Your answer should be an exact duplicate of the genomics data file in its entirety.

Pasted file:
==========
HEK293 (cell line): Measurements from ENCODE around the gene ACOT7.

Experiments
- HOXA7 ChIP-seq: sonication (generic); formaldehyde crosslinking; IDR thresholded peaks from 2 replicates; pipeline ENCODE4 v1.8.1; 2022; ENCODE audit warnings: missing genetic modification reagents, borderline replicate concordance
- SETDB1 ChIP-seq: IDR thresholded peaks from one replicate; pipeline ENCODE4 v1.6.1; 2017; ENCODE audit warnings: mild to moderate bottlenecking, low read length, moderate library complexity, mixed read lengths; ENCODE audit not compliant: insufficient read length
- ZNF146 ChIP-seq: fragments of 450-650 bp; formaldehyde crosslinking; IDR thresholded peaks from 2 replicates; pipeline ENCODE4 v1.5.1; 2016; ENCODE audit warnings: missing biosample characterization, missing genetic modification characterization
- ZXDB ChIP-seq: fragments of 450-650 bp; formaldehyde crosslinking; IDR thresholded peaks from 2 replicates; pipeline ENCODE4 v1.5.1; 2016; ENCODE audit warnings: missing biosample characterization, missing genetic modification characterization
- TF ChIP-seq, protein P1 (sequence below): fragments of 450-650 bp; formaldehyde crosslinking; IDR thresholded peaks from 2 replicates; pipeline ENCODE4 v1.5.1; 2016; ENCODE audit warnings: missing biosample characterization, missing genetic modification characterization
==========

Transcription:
HEK293 (cell line): Measurements from ENCODE around the gene ACOT7.

Experiments
- HOXA7 ChIP-seq: sonication (generic); formaldehyde crosslinking; IDR thresholded peaks from 2 replicates; pipeline ENCODE4 v1.8.1; 2022; ENCODE audit warnings: missing genetic modification reagents, borderline replicate concordance
- SETDB1 ChIP-seq: IDR thresholded peaks from one replicate; pipeline ENCODE4 v1.6.1; 2017; ENCODE audit warnings: mild to moderate bottlenecking, low read length, moderate library complexity, mixed read lengths; ENCODE audit not compliant: insufficient read length
- ZNF146 ChIP-seq: fragments of 450-650 bp; formaldehyde crosslinking; IDR thresholded peaks from 2 replicates; pipeline ENCODE4 v1.5.1; 2016; ENCODE audit warnings: missing biosample characterization, missing genetic modification characterization
- ZXDB ChIP-seq: fragments of 450-650 bp; formaldehyde crosslinking; IDR thresholded peaks from 2 replicates; pipeline ENCODE4 v1.5.1; 2016; ENCODE audit warnings: missing biosample characterization, missing genetic modification characterization
- TF ChIP-seq, protein P1 (sequence below): fragments of 450-650 bp; formaldehyde crosslinking; IDR thresholded peaks from 2 replicates; pipeline ENCODE4 v1.5.1; 2016; ENCODE audit warnings: missing biosample characterization, missing genetic modification characterization